The MacKenzie-Childs workshop is set on a 65 acre former dairy farm in New York's wine country, complete with cattle and sheep and bees. "Everything we do is about where we are," says Proctor. In this case, the bucolic scene on the front doors of the cabinet is "literally what our fields and hills look like in springtime."
One of the largest and most elaborate pieces in the line, each kitchen takes three weeks to create and ornament and costs $19,000. Customers use them in everything from pied-à-terres to pool houses. "It's a very practical use of space," says Proctor. "In a studio apartment it would be a dream."
It sets up in a snap too, she adds: "All you need is a water source and electric and you're good to go. "
Introducing an element of coziness into a 10,000 square foot home in Murray, Kentucky, Heather Hungeling, design director of Atlanta-based Hungeling Design, turned the basement into a British gentleman's bar, all dark walnut and the luxurious scent of leather. A place for the man of the house to hang out in front of the fireplace with his chums or watch a game on the giant screen TV.
And what is a proper pub without a bar? Set off by a the owner's collection of Maker's Mark Kentucky bourbon bottles, this one is topped with granite and backed with custom cabinets that neatly conceal a 24-inch Viking range with a similarly scaled-down range hood, a 21-inch farmhouse sink with an apron front, an 18-inch dishwasher, and a 27-inch sub zero refrigerator.
A kitchen with the smallest appliances but with full functionality, "I want to be able to bake cookies there," the wife told the designer.
Not that there aren't chocolate chip and oatmeal facilities upstairs in a kitchen that Hungeling instantly describes as "Huge," then elaborates following a quiet pause: "Quite large, even for a large luxury kitchen. They do everything big here."
|Smallbone of Devizes Compacts a Kitchen|
For the ultimate in bespoke kitchens there's Smallbone of Devizes (Devizes being the English market town where all their cabinetry is made). Smallbone, as it is less formally known, has been designing extraordinary custom kitchens for over 30 years, each piece individually created and stamped with the name of the craftsman, the designer and the owner.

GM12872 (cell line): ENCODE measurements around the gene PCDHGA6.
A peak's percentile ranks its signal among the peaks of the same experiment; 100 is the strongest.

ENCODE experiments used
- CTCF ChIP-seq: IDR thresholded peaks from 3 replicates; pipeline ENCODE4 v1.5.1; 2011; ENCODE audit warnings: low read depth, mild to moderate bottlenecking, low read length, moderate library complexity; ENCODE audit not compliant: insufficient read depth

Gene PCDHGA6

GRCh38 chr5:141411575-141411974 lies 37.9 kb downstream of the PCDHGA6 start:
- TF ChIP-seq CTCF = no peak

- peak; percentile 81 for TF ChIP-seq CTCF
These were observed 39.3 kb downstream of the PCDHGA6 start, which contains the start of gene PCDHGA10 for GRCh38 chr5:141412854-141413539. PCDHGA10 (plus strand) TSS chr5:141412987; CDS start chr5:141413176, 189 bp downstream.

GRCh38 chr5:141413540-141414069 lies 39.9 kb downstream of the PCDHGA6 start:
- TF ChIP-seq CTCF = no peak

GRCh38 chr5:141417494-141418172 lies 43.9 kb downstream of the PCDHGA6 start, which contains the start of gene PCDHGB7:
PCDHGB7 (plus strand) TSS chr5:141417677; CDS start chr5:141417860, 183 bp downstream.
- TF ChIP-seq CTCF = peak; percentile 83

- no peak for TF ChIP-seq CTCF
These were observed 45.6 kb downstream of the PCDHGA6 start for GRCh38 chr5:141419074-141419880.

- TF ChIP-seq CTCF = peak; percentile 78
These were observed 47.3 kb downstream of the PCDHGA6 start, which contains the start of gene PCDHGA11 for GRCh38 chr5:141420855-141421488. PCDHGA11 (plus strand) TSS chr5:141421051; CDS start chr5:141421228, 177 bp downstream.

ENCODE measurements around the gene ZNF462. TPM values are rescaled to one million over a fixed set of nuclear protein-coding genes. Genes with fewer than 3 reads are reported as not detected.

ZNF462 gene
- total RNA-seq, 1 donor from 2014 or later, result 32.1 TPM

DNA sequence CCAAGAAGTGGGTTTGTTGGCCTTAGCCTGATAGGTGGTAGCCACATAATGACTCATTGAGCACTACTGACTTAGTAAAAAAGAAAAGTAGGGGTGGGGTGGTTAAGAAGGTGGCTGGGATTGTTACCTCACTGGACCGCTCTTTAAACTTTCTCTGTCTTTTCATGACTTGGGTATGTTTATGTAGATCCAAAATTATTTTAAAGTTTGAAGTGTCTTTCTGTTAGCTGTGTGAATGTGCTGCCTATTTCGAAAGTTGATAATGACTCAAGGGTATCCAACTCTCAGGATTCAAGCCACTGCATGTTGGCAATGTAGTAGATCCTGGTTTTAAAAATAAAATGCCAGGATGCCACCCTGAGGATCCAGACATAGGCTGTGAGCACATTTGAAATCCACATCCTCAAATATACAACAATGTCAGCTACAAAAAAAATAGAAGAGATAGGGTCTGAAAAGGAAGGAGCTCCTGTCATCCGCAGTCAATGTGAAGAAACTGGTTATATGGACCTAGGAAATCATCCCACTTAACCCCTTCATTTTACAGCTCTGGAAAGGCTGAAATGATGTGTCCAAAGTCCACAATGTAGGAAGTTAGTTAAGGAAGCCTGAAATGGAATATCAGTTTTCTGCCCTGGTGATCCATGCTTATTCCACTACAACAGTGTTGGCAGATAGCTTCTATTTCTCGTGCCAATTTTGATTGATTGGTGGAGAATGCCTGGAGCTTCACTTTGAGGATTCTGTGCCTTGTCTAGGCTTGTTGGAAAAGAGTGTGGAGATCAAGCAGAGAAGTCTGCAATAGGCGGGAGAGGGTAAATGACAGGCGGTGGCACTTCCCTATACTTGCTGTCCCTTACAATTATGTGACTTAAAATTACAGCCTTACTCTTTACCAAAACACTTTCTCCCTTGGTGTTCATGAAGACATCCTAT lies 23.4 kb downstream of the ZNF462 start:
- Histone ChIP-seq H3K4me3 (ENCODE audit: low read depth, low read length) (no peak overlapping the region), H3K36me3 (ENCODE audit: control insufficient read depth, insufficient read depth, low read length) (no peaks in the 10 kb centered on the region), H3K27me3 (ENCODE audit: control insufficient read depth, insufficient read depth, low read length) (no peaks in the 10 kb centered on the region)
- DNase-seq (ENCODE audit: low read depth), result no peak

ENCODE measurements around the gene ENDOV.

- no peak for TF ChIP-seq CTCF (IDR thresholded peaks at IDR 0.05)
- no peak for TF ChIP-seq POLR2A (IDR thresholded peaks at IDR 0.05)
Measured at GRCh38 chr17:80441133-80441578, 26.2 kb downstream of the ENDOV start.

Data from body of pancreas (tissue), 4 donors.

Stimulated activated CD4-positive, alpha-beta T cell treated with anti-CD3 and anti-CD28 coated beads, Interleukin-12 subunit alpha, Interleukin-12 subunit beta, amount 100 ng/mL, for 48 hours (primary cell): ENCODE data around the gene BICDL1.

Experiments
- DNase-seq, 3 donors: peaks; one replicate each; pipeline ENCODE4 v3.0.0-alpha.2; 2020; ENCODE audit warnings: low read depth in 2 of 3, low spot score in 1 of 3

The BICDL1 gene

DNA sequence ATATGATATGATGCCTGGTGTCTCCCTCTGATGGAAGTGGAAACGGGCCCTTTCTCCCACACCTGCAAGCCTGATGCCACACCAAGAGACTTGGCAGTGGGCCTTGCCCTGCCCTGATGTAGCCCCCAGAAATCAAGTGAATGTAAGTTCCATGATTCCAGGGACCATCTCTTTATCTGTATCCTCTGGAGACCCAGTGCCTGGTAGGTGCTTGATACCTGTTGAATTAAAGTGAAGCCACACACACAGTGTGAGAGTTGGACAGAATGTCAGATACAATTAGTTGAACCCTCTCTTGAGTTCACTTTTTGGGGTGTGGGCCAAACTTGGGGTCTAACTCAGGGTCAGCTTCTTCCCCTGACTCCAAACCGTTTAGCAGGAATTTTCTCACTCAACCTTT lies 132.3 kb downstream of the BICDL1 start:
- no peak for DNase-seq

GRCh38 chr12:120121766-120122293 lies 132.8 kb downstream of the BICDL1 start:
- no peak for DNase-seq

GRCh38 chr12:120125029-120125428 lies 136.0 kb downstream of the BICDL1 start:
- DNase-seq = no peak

In style, Smallbone kitchens range from "classical Georgian to transitional to contemporary," says senior designer Craig Trainer, a Scotsman with a lively way with a word and an occasionally impenetrable brogue. " Modern is a moment in time going past. We keep an eye on longevity."
While generally known for gasp-inducing kitchens of considerable scale --and price, a single cabinet, can cost up to $40,000 -- the designer says, "We can adapt any collection to one of these compact kitchens."
And any space.
Case in point, a favorite project of the designer's, a horse show ring in New York's Westchester County. The clients required a kitchen, hidden in plain sight, that would serve eight to ten people. "I devised a motorized screen, where they could display photos but would roll away for cookies and coffee and lunch," he said.
Others have been designed for elderly clients who are "not looking for a singing and dancing kitchen -- which the client is not going to use but will have the staff make a light lunch -- it has enough to provide for daily needs."
And some have gone into "little annex apartments," like the kitchen he fit behind sliding pocket doors in the carriage house of a 15,000 square foot home in Connecticut, where cooking a seven course meal was unlikely.
They've also found a place in elaborately appointed basements, in addition to the "gym, a sweat room, and theater," he said. "A kitchen fitted out with a tiny wine cooler, small sink, and a compact refrigerator, is a place to make a little toast and chill the wine.
"You can have a lot of function in these kitchens," he said. At a price. $40,000 to $75,000 would cover most installations. "It's a large investment financially but in fifteen years a Smallbone kitchen will be a selling feature...at this level of the industry, people know Smallbone kitchens.
"And if you don't, we want to meet you," he added with a laugh.